DJ Cooper v HMRC: Car trouble for company directors

 

A recent tribunal confirming HMRC’s increasingly hard line on directors who benefit from company assets could put a brake on company cars provided by partnerships, warns Lesley Stalker.

The tendency for celebrities and highly paid executives to become self-employed “consultants” to avoid high taxes is becoming less fashionable for a number of reasons including IR35 controlling persons rules and controversies around the practice within public bodies including the BBC.

But it is still theoretically possible to work for a limited company and be provided with a car by a partnership of which you are a partner to take advantage of less onerous tax treatments for private use of benefits in kind.

But a recent tax tribunal case highlighted the growing risks of this strategy. The appellants in DJ Cooper and partners v HMRC [2012] UKFTT 439 (TC) were faced with a retrospective tax bill of £200,000 after HMRC penalised them for what it regarded as a deliberate attempt to avoid paying taxes on company vehicles, which they believed were predominantly a private perk.

The case really hinged on the commerciality of the situation: HMRC argued that the cars were only provided by the partnership by reason of employment with the limited company and the tribunal judges agreed.

Since HMRC is on the lookout to boost its tax take, it is seeking to pushing back the boundaries between tax planning and tax avoidance. Any tax planning strategies you undertake should be very well thought through and need to be predominantly commercially driven to avoid situations such as this.

This article is based on a blog by Lesley Stalker of the Robert James Partnership. If you have concerns or questions relating to potentially taxable benefits you might be receiving, either as a partner or company director, She is available via email at las[AT]rjp.co.uk

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John Stokdyk's picture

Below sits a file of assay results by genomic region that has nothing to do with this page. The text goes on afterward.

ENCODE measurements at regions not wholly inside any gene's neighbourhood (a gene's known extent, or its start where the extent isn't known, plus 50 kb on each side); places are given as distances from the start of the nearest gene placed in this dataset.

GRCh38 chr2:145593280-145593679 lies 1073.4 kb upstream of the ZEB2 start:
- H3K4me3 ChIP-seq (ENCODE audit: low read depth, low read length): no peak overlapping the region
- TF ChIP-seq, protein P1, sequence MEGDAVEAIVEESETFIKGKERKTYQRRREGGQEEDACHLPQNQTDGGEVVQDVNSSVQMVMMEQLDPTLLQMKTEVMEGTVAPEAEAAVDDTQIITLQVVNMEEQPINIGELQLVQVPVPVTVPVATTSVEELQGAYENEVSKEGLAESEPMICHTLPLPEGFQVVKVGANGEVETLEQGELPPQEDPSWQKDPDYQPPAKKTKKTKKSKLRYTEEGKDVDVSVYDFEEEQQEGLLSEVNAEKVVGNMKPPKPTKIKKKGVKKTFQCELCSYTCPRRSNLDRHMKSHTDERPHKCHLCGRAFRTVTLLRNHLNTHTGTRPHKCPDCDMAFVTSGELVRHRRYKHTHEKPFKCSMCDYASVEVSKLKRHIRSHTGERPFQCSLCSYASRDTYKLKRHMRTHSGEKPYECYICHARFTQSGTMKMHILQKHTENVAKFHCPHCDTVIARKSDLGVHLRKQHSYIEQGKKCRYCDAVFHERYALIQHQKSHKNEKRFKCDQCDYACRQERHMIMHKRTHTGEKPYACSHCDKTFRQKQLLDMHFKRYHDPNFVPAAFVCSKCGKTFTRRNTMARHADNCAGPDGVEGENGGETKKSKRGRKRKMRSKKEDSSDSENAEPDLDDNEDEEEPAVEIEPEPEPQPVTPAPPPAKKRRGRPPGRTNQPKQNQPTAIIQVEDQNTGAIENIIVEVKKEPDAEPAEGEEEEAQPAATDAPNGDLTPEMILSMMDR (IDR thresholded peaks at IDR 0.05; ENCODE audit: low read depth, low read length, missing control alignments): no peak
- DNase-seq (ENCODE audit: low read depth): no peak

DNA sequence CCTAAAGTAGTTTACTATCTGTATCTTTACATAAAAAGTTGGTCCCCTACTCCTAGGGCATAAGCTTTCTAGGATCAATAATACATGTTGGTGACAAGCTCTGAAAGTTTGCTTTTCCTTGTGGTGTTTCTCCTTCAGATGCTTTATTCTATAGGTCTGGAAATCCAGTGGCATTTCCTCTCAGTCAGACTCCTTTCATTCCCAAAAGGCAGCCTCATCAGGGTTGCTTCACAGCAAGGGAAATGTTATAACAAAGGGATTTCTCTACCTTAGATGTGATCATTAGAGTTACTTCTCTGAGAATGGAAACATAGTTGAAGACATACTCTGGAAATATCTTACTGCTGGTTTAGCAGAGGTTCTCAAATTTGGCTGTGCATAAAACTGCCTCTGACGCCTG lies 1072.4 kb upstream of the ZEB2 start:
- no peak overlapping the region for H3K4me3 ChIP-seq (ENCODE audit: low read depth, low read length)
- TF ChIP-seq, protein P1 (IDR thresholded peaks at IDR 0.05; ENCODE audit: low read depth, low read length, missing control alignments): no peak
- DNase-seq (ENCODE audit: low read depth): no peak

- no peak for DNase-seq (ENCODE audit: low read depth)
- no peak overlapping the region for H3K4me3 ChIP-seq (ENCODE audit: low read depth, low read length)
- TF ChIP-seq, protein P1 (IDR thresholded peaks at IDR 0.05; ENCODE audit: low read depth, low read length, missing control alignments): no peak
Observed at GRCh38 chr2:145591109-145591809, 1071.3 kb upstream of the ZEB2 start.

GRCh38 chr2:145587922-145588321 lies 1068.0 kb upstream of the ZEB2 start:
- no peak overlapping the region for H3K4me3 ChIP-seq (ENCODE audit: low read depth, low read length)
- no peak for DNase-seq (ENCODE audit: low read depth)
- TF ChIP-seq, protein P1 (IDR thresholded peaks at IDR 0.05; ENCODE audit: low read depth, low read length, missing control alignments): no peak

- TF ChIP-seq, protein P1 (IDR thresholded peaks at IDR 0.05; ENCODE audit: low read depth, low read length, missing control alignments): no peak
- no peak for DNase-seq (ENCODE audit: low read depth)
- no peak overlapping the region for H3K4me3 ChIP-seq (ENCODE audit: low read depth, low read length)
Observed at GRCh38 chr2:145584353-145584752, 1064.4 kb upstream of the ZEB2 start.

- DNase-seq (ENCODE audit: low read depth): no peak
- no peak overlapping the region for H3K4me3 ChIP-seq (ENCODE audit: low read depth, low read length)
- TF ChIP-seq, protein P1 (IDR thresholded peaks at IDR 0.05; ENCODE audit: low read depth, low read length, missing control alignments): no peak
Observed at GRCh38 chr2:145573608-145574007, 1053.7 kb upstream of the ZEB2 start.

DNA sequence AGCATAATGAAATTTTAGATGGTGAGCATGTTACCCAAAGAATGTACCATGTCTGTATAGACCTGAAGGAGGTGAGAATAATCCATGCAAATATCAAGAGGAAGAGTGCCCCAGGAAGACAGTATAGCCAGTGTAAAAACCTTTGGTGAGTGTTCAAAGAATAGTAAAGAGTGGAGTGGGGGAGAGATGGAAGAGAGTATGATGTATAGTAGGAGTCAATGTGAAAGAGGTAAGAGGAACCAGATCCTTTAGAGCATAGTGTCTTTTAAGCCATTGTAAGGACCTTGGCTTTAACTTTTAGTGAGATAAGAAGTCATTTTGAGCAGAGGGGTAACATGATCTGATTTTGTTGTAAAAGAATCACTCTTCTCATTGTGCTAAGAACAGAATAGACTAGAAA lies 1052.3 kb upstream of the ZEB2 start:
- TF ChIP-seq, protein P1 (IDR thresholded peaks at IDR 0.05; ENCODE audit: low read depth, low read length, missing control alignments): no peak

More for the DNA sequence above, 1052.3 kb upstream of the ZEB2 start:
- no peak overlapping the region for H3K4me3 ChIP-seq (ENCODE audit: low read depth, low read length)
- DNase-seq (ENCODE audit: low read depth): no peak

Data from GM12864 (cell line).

Similar warning from tax podcaster Anne Fairpo

John Stokdyk | | Permalink

AccountingWEB's tax podcaster Anne Fairpo came to a very similar conclusion in her 30 July edition

She commented that the partnership had four partners, two of whom were company directors and the other two were family members of one director. The partnership’s only activity was provision of administrative services to the company and its fees included the costs of the cars and fuel.

The tribunal held the cars and fuel were provided as a benefit of employment. There didn’t seem to be another realistic view and the terms of business were found not to be on an arm’s length basis.

The partnership may have been an attempt to try and provide cars etc outside the company, but it did backfire somewhat.

“As we’ve seen in other cases such as Hoardwheel very close connections between companies and partnerships are really causing issues. You might need to rethink why you are providing for a partnership to be involved in a company.”

There could be good reasons for such a structure, she added, but in these cases, you need to watch where there’s much more limited company, for example involving the family, and find out what’s really going on.

It will always be a game of catch-up

kudlit | | Permalink

While HMRC will always look for ways to increase its tax collection, tax professionals will always find way to minimize tax being paid. It's simply a game of catch-up.

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